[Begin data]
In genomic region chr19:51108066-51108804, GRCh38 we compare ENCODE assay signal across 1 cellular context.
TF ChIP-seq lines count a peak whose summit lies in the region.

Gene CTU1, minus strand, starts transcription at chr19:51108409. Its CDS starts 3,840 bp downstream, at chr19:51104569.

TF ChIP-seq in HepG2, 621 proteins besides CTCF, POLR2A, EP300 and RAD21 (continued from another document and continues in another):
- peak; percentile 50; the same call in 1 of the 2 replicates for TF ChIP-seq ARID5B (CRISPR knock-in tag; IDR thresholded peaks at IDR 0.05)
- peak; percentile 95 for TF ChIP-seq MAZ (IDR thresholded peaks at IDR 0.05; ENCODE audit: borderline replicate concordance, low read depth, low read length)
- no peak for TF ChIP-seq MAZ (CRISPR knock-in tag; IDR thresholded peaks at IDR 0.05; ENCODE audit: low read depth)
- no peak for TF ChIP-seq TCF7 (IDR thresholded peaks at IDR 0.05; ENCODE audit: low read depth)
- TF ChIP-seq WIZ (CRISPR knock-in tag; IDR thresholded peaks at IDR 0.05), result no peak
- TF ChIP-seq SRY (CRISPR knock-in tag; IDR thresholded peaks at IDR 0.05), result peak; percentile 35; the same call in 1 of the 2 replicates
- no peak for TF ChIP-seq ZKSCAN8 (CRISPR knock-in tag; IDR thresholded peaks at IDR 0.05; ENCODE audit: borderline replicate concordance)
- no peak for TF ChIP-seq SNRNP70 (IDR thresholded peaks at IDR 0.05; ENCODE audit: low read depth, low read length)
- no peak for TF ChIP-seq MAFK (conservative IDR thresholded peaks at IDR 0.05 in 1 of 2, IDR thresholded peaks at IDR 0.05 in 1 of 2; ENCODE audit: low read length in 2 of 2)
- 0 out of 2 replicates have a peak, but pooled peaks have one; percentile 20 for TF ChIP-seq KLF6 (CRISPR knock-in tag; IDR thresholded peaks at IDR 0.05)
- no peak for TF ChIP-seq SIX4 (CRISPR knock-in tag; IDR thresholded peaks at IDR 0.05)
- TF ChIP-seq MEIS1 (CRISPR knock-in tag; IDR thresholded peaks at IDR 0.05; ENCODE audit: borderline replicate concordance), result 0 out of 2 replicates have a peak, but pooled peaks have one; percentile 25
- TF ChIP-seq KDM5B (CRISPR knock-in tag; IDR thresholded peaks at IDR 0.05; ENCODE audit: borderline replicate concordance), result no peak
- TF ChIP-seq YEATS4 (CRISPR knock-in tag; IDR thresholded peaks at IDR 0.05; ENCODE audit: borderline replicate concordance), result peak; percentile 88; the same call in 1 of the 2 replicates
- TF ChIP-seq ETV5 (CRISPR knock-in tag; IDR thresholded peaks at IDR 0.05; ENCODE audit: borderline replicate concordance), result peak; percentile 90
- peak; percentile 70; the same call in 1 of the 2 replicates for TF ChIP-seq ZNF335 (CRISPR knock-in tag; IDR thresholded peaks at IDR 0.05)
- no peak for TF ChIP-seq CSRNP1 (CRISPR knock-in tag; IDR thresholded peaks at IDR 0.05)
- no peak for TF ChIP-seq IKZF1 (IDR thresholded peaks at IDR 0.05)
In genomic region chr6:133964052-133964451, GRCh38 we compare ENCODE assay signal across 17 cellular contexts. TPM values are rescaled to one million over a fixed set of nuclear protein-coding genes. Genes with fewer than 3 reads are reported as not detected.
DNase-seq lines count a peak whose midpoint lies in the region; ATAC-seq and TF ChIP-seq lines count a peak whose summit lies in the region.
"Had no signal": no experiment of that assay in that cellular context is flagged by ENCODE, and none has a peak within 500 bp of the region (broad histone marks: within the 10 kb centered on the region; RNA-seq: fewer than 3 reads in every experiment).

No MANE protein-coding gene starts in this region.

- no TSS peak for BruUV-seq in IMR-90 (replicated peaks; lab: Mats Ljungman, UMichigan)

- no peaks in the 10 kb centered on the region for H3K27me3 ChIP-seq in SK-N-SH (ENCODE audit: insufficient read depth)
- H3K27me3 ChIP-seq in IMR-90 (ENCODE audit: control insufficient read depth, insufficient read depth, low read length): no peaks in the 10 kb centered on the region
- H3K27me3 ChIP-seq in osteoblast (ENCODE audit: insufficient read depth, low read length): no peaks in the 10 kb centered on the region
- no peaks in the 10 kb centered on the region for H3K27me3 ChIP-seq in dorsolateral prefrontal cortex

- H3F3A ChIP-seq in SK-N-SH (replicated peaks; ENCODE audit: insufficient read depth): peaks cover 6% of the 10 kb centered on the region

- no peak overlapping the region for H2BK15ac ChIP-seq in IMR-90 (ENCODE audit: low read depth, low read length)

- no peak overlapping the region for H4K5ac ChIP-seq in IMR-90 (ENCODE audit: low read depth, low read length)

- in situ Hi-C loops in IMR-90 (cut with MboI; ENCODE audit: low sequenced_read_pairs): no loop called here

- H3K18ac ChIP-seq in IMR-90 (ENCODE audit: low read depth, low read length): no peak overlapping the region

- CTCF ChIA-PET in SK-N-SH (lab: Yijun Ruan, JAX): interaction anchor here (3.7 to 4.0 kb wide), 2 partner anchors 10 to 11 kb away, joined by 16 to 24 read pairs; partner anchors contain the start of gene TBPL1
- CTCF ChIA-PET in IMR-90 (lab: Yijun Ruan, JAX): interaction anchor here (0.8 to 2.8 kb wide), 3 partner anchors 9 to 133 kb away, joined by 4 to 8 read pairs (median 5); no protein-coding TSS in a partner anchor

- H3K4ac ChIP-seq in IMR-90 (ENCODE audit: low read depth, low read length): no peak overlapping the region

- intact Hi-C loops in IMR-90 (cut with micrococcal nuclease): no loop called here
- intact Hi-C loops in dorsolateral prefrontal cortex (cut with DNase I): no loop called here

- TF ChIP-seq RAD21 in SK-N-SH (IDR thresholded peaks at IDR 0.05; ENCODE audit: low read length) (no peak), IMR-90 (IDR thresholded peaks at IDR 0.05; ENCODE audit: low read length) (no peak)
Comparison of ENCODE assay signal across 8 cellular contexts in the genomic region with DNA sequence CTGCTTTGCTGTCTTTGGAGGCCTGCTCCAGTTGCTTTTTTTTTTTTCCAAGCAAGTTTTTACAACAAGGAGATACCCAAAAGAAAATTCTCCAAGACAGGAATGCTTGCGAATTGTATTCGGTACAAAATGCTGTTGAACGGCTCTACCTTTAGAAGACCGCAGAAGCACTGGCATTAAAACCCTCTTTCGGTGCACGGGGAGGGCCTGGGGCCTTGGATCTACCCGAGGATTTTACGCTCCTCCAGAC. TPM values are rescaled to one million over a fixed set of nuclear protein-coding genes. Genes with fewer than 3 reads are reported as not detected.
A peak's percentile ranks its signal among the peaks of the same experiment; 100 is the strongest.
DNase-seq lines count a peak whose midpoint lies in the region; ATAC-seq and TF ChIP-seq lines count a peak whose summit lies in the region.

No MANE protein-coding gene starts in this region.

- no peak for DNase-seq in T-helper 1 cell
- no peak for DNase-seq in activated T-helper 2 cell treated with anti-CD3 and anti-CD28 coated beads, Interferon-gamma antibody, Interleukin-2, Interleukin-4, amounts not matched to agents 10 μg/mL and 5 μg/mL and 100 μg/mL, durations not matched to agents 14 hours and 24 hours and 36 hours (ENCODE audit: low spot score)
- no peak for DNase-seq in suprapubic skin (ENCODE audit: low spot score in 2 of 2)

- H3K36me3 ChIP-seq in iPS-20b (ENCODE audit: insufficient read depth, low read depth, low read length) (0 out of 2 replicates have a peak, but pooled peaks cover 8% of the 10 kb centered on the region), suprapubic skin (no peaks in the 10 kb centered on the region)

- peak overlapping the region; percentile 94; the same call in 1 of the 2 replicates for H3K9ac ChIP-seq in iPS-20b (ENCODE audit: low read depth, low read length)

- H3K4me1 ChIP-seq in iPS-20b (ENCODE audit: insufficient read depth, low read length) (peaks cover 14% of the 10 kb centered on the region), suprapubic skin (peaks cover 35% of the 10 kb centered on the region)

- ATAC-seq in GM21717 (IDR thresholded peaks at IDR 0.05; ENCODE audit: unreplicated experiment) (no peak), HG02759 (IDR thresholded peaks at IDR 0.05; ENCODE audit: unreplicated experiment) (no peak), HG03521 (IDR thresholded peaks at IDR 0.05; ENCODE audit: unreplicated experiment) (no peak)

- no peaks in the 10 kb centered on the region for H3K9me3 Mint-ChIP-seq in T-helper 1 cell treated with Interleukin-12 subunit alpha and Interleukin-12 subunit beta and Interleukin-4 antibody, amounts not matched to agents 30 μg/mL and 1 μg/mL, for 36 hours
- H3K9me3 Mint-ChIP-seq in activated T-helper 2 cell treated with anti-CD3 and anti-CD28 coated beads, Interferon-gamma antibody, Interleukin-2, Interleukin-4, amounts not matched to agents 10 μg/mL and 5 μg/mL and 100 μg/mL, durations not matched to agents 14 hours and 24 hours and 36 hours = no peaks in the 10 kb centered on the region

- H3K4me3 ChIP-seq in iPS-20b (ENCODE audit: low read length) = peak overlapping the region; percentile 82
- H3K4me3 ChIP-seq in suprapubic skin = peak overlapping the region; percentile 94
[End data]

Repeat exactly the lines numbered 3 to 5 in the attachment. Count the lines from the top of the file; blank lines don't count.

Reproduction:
Gene CTU1, minus strand, starts transcription at chr19:51108409. Its CDS starts 3,840 bp downstream, at chr19:51104569.

TF ChIP-seq in HepG2, 621 proteins besides CTCF, POLR2A, EP300 and RAD21 (continued from another document and continues in another):
- peak; percentile 50; the same call in 1 of the 2 replicates for TF ChIP-seq ARID5B (CRISPR knock-in tag; IDR thresholded peaks at IDR 0.05)